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Comment: Re:Sinking ship... (Score 1) 93

by St.Creed (#47410105) Attached to: Rob Pardo Says Farewell To Blizzard

My biggest gripe is the ability of a committed player to solo or PUG almost anything in the game, meaning relationships of trust and teamwork aren't required as they were in XI or older WoW. There's your maturity issue - anyone can be a childish jerk because they can just reform the party or queue up for a random assignment...

For me, that was the reason to quit as well. When there was no longer a need for 80 people to behave in a guild in order to even have a shot at running Molten Core, or Deathwings Lair, the pressure on behaving yourself dropped. By the time 10 people were enough for everything, every guild had fractured and you could just PUG everything. For me, the social aspect of the game was the most interesting. When that went out the door, the appeal went as well.

I'll never regret my time spent as part of the leadership of a large guild though. It gave me a lot of experience in dealing with people - enough even to quit my job and start out for myself because I felt I had outgrown the job I held at the time.

Comment: Re:Not surprising. (Score 1) 725

by St.Creed (#47394483) Attached to: When Beliefs and Facts Collide

The problem with eugenics was not just that it said that culling undesirables was a way to improve the species, it also specifically designated who was undesirable: the poor, the retarded, the jews, blacks, and everyone who differed from the social norm in general. Now tell me: what genetic condition would produce dissenters? Or unemployed? The whole concept was way more retarded than its victims.

Comment: Re:Job Hopping (Score 2) 282

by St.Creed (#47389503) Attached to: Ask Slashdot: How Often Should You Change Jobs?

I was a permanent worker with a job for 3.5 years and one for 10 years, then I went freelance and got all kinds of 6 months/3 months/12 months contracts. That gave me a different perspective. What I see is that there is zero correlation between length of employment and how good someone is. I know a couple of freelancers that have very long CV's, but they're not so hot because they're hot potatoes that don't deliver. And I've seen a few people who stayed for years at the same company because they couldn't get anything else. And all the situations in between.

Anyone selecting workers based on their history alone is basing himself on a KPI with very low predictive value. The reason *why* someone left is much more important.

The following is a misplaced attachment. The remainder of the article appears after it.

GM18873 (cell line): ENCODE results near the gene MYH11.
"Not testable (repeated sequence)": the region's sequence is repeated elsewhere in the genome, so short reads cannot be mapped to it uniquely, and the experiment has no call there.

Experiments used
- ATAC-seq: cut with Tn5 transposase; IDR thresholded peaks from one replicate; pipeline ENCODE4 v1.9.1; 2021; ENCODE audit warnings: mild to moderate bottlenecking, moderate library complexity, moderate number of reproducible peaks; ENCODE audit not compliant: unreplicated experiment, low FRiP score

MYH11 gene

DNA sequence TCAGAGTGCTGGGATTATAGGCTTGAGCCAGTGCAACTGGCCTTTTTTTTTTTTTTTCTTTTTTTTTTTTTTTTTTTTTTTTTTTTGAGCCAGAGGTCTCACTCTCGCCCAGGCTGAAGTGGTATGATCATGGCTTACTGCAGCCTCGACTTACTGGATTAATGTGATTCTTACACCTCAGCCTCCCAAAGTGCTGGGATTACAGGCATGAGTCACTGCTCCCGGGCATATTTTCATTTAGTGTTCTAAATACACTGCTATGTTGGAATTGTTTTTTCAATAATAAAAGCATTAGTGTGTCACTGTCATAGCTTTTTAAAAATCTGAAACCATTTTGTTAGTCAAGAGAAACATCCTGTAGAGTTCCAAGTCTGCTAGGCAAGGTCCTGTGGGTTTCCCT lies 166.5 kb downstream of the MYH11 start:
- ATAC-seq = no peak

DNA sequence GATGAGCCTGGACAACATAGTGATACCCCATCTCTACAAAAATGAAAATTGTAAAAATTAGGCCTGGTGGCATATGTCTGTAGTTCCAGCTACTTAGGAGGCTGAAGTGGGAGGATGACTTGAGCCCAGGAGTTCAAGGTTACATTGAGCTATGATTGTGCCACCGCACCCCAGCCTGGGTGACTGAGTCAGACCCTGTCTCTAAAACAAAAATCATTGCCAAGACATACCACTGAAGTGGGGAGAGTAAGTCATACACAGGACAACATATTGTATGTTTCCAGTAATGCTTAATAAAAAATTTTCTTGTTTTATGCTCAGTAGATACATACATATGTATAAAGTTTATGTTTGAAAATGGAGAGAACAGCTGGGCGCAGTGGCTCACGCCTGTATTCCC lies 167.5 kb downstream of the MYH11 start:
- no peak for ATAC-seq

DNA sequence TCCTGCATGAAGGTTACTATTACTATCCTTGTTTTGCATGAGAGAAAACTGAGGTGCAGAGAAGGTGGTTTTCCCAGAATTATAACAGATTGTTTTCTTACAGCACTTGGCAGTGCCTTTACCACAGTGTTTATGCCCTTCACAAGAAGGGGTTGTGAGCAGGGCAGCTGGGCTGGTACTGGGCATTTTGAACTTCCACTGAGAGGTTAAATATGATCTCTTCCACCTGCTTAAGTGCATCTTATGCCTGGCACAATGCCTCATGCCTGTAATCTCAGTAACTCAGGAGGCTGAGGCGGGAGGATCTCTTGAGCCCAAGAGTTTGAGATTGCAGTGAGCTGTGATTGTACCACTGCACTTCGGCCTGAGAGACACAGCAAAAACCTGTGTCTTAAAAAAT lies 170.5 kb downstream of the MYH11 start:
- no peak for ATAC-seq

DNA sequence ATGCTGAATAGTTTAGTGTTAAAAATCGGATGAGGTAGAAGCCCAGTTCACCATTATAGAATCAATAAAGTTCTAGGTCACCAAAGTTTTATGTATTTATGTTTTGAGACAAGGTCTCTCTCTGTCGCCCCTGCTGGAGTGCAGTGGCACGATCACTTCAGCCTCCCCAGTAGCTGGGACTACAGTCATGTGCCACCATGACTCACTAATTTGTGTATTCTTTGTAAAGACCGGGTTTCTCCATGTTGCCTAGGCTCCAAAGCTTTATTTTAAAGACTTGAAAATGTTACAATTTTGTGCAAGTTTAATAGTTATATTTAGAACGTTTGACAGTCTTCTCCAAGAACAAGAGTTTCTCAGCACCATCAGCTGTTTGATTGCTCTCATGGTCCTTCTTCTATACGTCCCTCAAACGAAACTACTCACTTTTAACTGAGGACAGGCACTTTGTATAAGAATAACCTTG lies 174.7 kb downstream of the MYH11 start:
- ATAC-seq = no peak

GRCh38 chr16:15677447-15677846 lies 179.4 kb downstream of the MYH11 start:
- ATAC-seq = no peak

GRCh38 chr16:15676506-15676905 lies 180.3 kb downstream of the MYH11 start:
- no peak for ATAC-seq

Comment: Re:We can thank corporate America (Score 3, Interesting) 282

by St.Creed (#47389473) Attached to: Ask Slashdot: How Often Should You Change Jobs?

I run projects with companies that last for 3-6 months, delivering complete data warehouses (at least the first iteration, documentation and trained permanent employees). And that includes the time to start things up, get the resources, people and materials, etc.

18 months is longer than my longest project to date. I've had to fire someone from a project where he wasn't making a positive contribution in *week two*. Let alone 18 months. I really can't imagine that.

Maybe it's a bit like the people who claim you need years of experience with a certain toolset to become proficient. To which I reply: "so getting a Ph.D. in physics or CS is easier than learning the quirks of your tool? Get a better one." The same goes for your business. If it takes 18 months to learn the quirks, there's something wrong and perhaps you need to bring in someone with a fresh perspective for a second opinion.

Comment: Re:We can thank corporate America (Score 3, Informative) 282

by St.Creed (#47389433) Attached to: Ask Slashdot: How Often Should You Change Jobs?

This system was actually prevalent in more countries, like The Netherlands. However, the pension funds *did* check any suspicious last-minute pay rises (over the last few years before retiring). My father worked for a company that did that once, the pension fund inquired, they couldn't provide a good reason and the pension fund said: "okay, we'll not harm our client, but every cent we have to pay above the normal pension she'd have received otherwise will be payed by you". They then pre-calculated the pension and fined the company for the full amount. They never tried that particular trick again.

So my view is that the last-month pension isn't the problem by itself. It's the lack of checks and balances which made it untenable.

Comment: Re:Maybe (Score 2) 282

by St.Creed (#47389417) Attached to: Ask Slashdot: How Often Should You Change Jobs?

If you're good at negotiating, you can even get yourself a 4-day work week.

In the financial sector (locally), it's impossible to work *more* than 4 days a week. You don't get any contract offered with more than 36 hours (4x9). I work slightly less, because I'm on schedule with 4x8 (and a bit). Fortunately I got a new contract with a 50% pay rise this year.

Comment: Re:Gambling with exchange rates (Score 1) 115

by St.Creed (#47371621) Attached to: Investor Tim Draper Announces He Won Silk Road Bitcoin Auction

I expect exchange rates to move in my favor, but that's just a side benefit. The real advantage of abandoning the Dollar for Bitcoin is that my liquidity and savings are no longer tied up in murder-based blood money.

Bitcoin is a human rights movement.

Are we talking about the bitcoin that was used on Silk Road? Because i'm pretty sure it wasn't the Red Cross and the Salvation Army trading their stuff there.

Those who do not understand Unix are condemned to reinvent it, poorly. - Henry Spencer, University of Toronto Unix hack

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